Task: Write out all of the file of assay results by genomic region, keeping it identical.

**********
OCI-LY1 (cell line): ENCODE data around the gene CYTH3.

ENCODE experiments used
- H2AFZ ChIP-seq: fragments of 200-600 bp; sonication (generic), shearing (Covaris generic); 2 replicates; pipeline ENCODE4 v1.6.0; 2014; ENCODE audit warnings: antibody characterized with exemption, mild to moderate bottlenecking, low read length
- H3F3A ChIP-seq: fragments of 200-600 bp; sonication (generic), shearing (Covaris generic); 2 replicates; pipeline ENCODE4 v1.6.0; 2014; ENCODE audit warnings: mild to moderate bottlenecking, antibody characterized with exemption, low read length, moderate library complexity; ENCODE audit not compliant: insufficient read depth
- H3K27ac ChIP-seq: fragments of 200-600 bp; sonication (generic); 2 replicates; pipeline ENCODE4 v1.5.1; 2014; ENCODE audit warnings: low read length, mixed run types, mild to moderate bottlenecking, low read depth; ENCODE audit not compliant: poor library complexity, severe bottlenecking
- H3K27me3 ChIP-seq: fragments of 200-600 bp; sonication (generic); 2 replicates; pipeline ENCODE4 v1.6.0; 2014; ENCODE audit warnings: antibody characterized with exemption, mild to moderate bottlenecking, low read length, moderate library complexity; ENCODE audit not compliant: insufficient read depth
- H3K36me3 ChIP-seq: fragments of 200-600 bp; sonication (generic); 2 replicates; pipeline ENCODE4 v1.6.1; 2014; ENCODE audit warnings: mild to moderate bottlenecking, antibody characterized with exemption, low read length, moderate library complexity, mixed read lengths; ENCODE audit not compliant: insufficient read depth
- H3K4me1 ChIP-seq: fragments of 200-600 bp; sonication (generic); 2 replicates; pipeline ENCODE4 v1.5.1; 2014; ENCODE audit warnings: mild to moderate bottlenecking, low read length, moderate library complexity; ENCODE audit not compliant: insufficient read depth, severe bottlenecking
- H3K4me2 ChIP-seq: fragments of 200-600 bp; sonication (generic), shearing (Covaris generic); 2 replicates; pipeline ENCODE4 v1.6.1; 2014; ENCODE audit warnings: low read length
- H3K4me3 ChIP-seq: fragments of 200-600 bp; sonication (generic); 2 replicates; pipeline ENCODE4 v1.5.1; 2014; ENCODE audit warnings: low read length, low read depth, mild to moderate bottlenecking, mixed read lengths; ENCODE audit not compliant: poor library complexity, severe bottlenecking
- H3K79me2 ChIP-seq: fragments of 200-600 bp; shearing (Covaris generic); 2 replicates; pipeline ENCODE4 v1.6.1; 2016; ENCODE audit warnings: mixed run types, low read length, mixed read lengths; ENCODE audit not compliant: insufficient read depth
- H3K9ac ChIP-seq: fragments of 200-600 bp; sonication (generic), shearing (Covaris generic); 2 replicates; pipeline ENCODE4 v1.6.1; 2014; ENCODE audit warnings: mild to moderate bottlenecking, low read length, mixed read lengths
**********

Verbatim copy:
OCI-LY1 (cell line): ENCODE data around the gene CYTH3.

ENCODE experiments used
- H2AFZ ChIP-seq: fragments of 200-600 bp; sonication (generic), shearing (Covaris generic); 2 replicates; pipeline ENCODE4 v1.6.0; 2014; ENCODE audit warnings: antibody characterized with exemption, mild to moderate bottlenecking, low read length
- H3F3A ChIP-seq: fragments of 200-600 bp; sonication (generic), shearing (Covaris generic); 2 replicates; pipeline ENCODE4 v1.6.0; 2014; ENCODE audit warnings: mild to moderate bottlenecking, antibody characterized with exemption, low read length, moderate library complexity; ENCODE audit not compliant: insufficient read depth
- H3K27ac ChIP-seq: fragments of 200-600 bp; sonication (generic); 2 replicates; pipeline ENCODE4 v1.5.1; 2014; ENCODE audit warnings: low read length, mixed run types, mild to moderate bottlenecking, low read depth; ENCODE audit not compliant: poor library complexity, severe bottlenecking
- H3K27me3 ChIP-seq: fragments of 200-600 bp; sonication (generic); 2 replicates; pipeline ENCODE4 v1.6.0; 2014; ENCODE audit warnings: antibody characterized with exemption, mild to moderate bottlenecking, low read length, moderate library complexity; ENCODE audit not compliant: insufficient read depth
- H3K36me3 ChIP-seq: fragments of 200-600 bp; sonication (generic); 2 replicates; pipeline ENCODE4 v1.6.1; 2014; ENCODE audit warnings: mild to moderate bottlenecking, antibody characterized with exemption, low read length, moderate library complexity, mixed read lengths; ENCODE audit not compliant: insufficient read depth
- H3K4me1 ChIP-seq: fragments of 200-600 bp; sonication (generic); 2 replicates; pipeline ENCODE4 v1.5.1; 2014; ENCODE audit warnings: mild to moderate bottlenecking, low read length, moderate library complexity; ENCODE audit not compliant: insufficient read depth, severe bottlenecking
- H3K4me2 ChIP-seq: fragments of 200-600 bp; sonication (generic), shearing (Covaris generic); 2 replicates; pipeline ENCODE4 v1.6.1; 2014; ENCODE audit warnings: low read length
- H3K4me3 ChIP-seq: fragments of 200-600 bp; sonication (generic); 2 replicates; pipeline ENCODE4 v1.5.1; 2014; ENCODE audit warnings: low read length, low read depth, mild to moderate bottlenecking, mixed read lengths; ENCODE audit not compliant: poor library complexity, severe bottlenecking
- H3K79me2 ChIP-seq: fragments of 200-600 bp; shearing (Covaris generic); 2 replicates; pipeline ENCODE4 v1.6.1; 2016; ENCODE audit warnings: mixed run types, low read length, mixed read lengths; ENCODE audit not compliant: insufficient read depth
- H3K9ac ChIP-seq: fragments of 200-600 bp; sonication (generic), shearing (Covaris generic); 2 replicates; pipeline ENCODE4 v1.6.1; 2014; ENCODE audit warnings: mild to moderate bottlenecking, low read length, mixed read lengths